Northern Beaches Mums Group
Northern Beaches Mums Group

Becoming a mum during the pandemic

Getting a positive on the dipstick triggered an avalanche of feelings. I was overjoyed; jumping everywhere with excitement. But as the news broke out about the COVID-19 all my big plans blurred out. From being happy and nervous to getting shocked and confused, I went through a whirlpool of distressful emotions.

Pregnancy itself is a surreal journey of unknown adventures and life-turning experiences bundled with fickle emotions. But being pregnant during the pandemic was a whole new thing to me. These last two years were the toughest, the best and the unforgettable ones.

The moment it all began

I was only four weeks pregnant when I watched the BBC news about a virus in Wuhan, China. I thought it was just like any other virus and would end soon. However, within a week things got pretty rough and out of control. And soon we were all locked inside our house; restricted to meeting and greeting anyone.

I was so excited to welcome my firstborn; I had a lot of plans in mind. I wanted to go shopping, organize baby showers, dinners and meetups with my girls. But all those plans were slowly fading away leaving fear and stress behind.

I read during pregnancy women stay mentally fuzzy but here I was mentally disturbed, depressed and worried. I knew that a high level of stress is not good for the baby. It may cause premature delivery and low birth weight in babies. So, I followed my nutritional diet chart.

However, with every passing day, the tension got bigger. It was not long before my close friends and family got the virus and were isolated. I couldn’t meet anyone, not even my mother let alone share my feelings. I felt that the world was betraying me, getting envious of my happiness.

My third trimester

Fast forward to the last days of pregnancy. I managed to shop a little; collected only the most essential baby accessories, clothes and gear. When I was planning to decorate a full nursery, I managed to get a handful of things as my husband was laid off during the crisis. We had to save what little money we had. Even though my husband is someone who is always ahead of the curve when it comes to financial planning, even he was struggling to figure things out. Still, he reassured me every step of the way.

I was clinging to the positivity’s and venting out the negativities which were too strong to occupy more than half of my brain. As I got heavier, slower and snobby, I was mostly resting on couches scrolling and checking out the news.

My time at the hospital

I’ve never got a chance to closely witness pregnancy or the experience of giving birth. I thought my family and friends would be there for me. But they were all struggling through those dreadful days. So, I packed my bag and headed to the hospital with my husband who was asked to stay out as no attendant was allowed inside the labour room.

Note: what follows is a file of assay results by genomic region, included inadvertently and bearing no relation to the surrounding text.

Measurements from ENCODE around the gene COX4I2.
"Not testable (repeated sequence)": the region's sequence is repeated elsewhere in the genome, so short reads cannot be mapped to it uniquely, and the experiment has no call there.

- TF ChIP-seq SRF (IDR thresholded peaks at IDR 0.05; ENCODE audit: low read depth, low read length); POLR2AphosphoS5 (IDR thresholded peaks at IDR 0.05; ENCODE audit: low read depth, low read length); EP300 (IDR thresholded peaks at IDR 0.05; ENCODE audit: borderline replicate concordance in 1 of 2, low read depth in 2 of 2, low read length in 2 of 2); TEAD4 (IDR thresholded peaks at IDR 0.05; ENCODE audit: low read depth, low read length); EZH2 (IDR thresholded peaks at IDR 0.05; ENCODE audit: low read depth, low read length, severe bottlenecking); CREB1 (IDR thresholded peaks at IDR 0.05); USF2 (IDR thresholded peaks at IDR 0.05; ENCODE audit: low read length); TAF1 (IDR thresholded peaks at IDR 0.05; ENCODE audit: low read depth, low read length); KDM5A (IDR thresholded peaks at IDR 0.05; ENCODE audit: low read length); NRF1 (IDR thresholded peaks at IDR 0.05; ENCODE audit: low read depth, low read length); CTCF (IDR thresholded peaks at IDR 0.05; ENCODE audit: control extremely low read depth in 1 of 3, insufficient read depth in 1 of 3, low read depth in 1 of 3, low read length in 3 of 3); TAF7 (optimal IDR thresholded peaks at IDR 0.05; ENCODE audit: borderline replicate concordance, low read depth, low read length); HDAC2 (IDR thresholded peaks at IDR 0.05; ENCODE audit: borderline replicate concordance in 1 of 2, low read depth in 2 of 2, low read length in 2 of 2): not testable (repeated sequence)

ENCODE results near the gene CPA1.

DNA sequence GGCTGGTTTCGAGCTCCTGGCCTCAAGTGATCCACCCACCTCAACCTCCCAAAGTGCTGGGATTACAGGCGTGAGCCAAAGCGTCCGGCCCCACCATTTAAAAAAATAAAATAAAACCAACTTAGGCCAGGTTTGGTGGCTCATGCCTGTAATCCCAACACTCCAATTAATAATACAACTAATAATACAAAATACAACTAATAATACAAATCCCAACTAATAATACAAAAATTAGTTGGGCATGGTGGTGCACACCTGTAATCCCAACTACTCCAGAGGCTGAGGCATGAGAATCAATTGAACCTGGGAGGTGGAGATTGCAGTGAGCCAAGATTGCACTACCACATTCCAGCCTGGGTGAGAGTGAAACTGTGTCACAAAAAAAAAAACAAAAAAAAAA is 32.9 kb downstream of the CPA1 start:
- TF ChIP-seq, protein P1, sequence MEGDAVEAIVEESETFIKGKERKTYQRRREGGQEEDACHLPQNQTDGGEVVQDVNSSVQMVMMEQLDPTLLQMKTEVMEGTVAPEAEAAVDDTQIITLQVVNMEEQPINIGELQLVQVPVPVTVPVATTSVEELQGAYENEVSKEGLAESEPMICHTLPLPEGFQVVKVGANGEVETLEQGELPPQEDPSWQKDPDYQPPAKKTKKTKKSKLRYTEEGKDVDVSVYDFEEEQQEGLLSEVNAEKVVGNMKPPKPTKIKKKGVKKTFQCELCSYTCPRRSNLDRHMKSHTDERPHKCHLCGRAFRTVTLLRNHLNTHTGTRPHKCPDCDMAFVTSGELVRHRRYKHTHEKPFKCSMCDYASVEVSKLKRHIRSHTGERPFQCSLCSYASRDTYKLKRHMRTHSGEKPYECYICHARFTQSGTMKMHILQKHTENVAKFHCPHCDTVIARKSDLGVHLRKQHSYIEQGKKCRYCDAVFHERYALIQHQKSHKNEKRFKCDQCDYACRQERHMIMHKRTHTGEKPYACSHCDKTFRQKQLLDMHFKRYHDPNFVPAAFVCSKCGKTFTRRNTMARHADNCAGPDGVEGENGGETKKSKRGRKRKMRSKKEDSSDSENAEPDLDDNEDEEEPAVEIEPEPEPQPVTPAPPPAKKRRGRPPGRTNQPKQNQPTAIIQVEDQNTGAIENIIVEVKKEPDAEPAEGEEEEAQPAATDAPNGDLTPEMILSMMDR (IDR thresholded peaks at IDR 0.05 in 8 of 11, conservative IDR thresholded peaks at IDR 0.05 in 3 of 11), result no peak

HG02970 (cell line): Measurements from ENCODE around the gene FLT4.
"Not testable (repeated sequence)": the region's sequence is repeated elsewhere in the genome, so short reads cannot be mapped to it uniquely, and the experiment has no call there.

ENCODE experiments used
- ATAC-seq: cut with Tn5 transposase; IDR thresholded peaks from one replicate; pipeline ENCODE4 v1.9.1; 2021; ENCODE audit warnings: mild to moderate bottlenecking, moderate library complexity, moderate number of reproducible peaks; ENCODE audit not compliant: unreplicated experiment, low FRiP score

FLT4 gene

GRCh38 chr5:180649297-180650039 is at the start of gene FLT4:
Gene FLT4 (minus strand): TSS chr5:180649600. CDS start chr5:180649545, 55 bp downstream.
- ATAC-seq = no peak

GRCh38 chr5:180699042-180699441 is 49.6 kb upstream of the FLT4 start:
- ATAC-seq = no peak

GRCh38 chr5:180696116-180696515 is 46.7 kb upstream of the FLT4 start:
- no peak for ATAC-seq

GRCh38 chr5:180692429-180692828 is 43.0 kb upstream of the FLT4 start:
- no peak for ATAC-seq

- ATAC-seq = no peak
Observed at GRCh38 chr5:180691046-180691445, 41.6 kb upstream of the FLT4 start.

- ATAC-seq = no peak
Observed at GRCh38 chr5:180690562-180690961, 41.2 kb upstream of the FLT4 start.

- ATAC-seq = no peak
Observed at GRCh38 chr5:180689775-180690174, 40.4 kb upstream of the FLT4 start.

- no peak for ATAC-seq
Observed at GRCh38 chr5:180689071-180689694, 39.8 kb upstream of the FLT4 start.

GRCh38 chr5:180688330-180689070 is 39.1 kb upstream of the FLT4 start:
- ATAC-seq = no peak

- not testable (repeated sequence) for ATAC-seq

I was surrounded by a bunch of strangers and only knew my doctor. Throughout that time I kept wearing my mask which was suffocating. When the cramps started I found myself short with breath. I was crying deeply and was in an agony of pain. I desperately wanted my husband to be with me. I felt alone and in severe pain. Just when I was about to give up, my doctor held my hand and said, “You gotta do this. You have to do this for your family and yourself. Just keep breathing and calm yourself down.”

Those words were enough to help me muster up the courage.

My time through postpartum depression

Just when you think that Alas it’s all over you hear the crying voice of your baby hungry to feed on you. And that’s the moment when you realize that things are just starting. Although I was relieved to have delivered a healthy baby safe and sound, the tension around me was not any less. We were going through the second wave of the Pandemic. The number of cases and deaths spiked to 500,000 globally as per the WHO report.

Yet I was alone to handle the newly born baby all on my own. Sleepless nights, cramps, sweaty shirts, eyes sunken deep with insomnia, those were a few damages done to my body. The biggest hit was mental. I was cranky, annoyed, frustrated and agitated. I needed help but couldn’t ask for it. ‘

I dug into researching and found helpful ways to combat postpartum depression and practised them regularly until I began to see a change.

It was a dark time for us but the only beacon of happiness was our baby. My husband stood close to me. And together we handled everything and googled the things we didn’t know. My family too recovered from the virus and found safer ways to meet us. And soon we were all able to get a hold of things.

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